Story and Photos by Zach Mayne
Just about every car enthusiast who has built a project car is familiar with the problem of “mission creep,” when a project goes from a few basic goals to something far more extreme in its scope. The Porsche 930 Turbo pictured here is the perfect example of a build that began with a modest goal- in this case the relatively modest change to electronic fuel injection- and ended up with one ludicrously fast machine thanks to an 800-bhp engine.
Built into its current extreme state by Chris Carroll of Turbo Kraft in Mesa, Arizona, the 930 is owned by Tom McElligot, who also happens to be the creative mastermind behind some of Porsches best ads from the 1980s. Most Porsche buffs in their 30s and 40s and on up will probably remember the ad that pictured a Turbo from the back as it leaped a rise in the road, with the text underneath reading “One rode and you’ll understand why most rocket scientists are German.” That was just one of a series of successful ads he wrote for the German car manufacturer.
As the adman behind some of the company's more memorable advertising campaigns, it's no shocker that McElligot is a Porsche enthusiast of the highest order. He originally acquired the 930 pictured here in 1985 and which was the fulfillment of a longtime goal. He had owned a series of Porsches, from 356s to 928s, but the 930 Turbo was the ultimate Porsche for him. “Of all my cars, the 930 was the car I fell in love with and the one I’ve kept for 27 years,” he says. The Guards Red example was found in Germany, since at the time Porsche was not selling U.S.-legal versions of the legendary sportscar and federalized versions weren’t exactly common. “There were very few 930s on the market in those days, and people lucky enough to own one weren’t interested in letting them go,” he adds. The car had 2200 kilometers at the time and came without a sunroof, had only one exterior mirror and had manual seats. “It did have a full black leather interior and limited slip, a couple of things I really wanted,” says McElligot
Once the Porsche was federalized it was mainly used a weekend car. It also gained a few modifications over the years, including a bigger turbo, larger intercooler and headers. A close ratio gearbox was also installed to improve the car’s straight line performance, while the stock wheels were replaced with Fuchs-style HRE three-piece wheels that measure 17x8-inches up front and 17x0-inches at the rear. Front and rear Bilstein coilovers provide improved handling over the original torsion bar setup.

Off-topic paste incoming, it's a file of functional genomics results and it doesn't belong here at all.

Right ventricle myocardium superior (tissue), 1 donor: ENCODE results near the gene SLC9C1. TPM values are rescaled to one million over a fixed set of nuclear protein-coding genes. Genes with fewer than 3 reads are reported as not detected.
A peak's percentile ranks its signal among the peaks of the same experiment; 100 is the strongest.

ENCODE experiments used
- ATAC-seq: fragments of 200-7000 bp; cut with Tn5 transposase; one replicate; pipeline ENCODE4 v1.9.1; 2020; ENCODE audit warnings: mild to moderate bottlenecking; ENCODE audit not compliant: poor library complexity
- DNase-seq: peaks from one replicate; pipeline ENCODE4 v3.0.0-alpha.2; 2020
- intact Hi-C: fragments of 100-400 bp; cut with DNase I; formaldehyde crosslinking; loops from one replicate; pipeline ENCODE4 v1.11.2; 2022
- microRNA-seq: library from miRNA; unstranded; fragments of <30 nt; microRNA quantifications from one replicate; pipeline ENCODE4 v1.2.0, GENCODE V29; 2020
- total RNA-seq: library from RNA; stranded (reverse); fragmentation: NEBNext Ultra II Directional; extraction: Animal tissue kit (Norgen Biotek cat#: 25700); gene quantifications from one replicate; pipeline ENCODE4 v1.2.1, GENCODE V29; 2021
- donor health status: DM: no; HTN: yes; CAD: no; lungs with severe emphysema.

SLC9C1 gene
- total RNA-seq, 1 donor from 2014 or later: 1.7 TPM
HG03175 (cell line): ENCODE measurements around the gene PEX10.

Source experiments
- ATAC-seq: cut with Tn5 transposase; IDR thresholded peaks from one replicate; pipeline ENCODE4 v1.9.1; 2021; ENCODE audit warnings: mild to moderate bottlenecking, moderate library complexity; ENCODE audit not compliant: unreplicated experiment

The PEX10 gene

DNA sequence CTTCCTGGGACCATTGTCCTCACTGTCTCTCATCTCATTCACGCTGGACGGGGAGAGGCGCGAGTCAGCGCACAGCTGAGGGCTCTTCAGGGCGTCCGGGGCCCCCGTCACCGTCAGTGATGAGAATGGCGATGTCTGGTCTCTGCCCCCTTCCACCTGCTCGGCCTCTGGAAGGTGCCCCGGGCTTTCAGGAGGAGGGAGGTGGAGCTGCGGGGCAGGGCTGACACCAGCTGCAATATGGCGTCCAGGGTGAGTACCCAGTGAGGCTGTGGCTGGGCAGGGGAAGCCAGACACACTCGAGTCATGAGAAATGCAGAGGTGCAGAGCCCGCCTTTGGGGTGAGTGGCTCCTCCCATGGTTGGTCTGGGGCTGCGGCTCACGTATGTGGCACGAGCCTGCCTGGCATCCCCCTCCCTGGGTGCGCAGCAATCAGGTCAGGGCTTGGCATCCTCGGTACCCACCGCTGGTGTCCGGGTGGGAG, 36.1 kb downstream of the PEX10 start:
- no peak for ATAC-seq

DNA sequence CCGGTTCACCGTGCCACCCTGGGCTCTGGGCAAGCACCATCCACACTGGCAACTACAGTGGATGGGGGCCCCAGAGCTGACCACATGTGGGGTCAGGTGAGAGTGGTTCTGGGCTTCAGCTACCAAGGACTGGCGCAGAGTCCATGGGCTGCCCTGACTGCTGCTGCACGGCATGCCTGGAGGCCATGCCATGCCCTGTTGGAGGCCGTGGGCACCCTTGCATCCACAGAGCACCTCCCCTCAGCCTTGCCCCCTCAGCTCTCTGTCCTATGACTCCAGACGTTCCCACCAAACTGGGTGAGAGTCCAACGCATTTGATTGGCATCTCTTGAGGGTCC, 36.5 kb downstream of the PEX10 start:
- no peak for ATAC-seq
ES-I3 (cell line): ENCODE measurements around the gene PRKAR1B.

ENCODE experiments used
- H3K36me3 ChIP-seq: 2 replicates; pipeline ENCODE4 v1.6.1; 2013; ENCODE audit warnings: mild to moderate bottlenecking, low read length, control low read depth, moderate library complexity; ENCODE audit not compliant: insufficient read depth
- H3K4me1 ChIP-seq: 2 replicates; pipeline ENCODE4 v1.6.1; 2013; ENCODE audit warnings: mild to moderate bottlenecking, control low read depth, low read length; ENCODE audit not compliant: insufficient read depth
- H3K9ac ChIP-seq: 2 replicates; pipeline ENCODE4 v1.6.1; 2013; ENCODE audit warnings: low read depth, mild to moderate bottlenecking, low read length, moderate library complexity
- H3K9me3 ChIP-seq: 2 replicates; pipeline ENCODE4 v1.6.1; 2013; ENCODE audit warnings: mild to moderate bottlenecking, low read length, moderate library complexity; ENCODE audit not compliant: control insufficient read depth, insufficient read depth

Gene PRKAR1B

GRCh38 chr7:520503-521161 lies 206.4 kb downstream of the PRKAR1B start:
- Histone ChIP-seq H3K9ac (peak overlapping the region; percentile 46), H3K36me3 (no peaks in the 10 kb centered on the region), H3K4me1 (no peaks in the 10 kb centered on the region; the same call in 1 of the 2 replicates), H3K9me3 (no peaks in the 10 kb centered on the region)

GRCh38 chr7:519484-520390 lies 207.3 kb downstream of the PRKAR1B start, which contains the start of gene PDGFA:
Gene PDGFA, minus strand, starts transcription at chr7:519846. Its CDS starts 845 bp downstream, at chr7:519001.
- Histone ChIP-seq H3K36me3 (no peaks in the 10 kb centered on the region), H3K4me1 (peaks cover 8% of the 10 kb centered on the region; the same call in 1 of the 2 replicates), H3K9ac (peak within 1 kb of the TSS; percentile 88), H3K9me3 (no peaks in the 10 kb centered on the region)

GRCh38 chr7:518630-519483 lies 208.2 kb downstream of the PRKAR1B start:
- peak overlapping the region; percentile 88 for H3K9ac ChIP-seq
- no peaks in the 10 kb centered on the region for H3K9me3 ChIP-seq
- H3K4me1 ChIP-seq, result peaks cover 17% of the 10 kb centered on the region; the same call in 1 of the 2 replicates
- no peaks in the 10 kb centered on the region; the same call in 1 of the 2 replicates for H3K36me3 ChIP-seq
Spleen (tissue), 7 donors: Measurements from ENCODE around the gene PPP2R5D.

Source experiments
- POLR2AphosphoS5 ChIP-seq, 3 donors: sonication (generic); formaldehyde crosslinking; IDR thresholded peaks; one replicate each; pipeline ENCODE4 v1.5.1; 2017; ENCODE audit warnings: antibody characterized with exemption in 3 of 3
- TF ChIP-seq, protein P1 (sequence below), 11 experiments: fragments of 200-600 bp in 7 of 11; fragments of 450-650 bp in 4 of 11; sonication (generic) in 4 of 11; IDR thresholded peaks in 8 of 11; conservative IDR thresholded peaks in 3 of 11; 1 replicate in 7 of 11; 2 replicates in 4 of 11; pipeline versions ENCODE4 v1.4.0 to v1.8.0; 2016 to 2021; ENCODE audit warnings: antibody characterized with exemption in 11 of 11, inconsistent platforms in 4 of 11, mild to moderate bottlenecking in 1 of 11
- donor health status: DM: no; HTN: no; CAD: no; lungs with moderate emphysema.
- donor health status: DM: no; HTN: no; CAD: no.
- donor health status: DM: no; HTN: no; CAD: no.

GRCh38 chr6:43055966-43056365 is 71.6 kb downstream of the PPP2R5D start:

The 930 was fast and fun to drive, but at some point McElligot got the desire to convert to fuel deliver to EFI (Electronic Fuel Injection), which is how he ended up at Chris Carroll’s Turbo Kraft shop in Mesa, Arizona. Though the initial goal was merely upgrading the fuel injection, “in the end Chris and I decided to go for serious power, whatever that meant, with bigger displacement, more aggressive cams, a monster turbo, a gigantic intercooler and a long list of other power enhancements.” For Carroll, the project had four objectives. An honest and repeatable 600-bhp (which was exceeded), an EFI conversion, reliability and usability. “The engine was expected to have normal service intervals and to perform for years to come,” says Carroll. “Very low-RPM torque was not the objective but it could not have a peaky power band like an old-school racecar.” The build would also include performance parts that McElligot had collected over the years which included an Extrude-Honed Carrera intake manifold, oversize fuel rails, CMW billet heads and other parts.
The original 3.3-liter Turbo case was retained but was modified for more strength and better oil flow. One of the biggest changes though is the 996 GT3RS crankshaft that replaced the original and which allows the larger 3.5-liters when combined with larger pistons. “The GT3RS crankshaft has the same 76.4mm stroke as any 1989-98 3.6-liter engine but it has all the performance upgrades you would want as standard features,” says Carroll. “It’s lightweight, fully counterweighted, cross-drilled with chamfered oil holes, heavily nitrided and finely polished and balanced.” Custom billet rods from R&R were mated to the GTR3RS crank journals and a custom pulley allowed use of a standard fan belt. Mahle Motorsport 98-mm Turbo pistons and cylinders specially coated with a thermal barrier and low-friction coating were used. The CMW billet heads were extensively reworked and performance coated by Xtreme Cylinder Heads and then fitted with high-RPM valve springs and titanium retainers.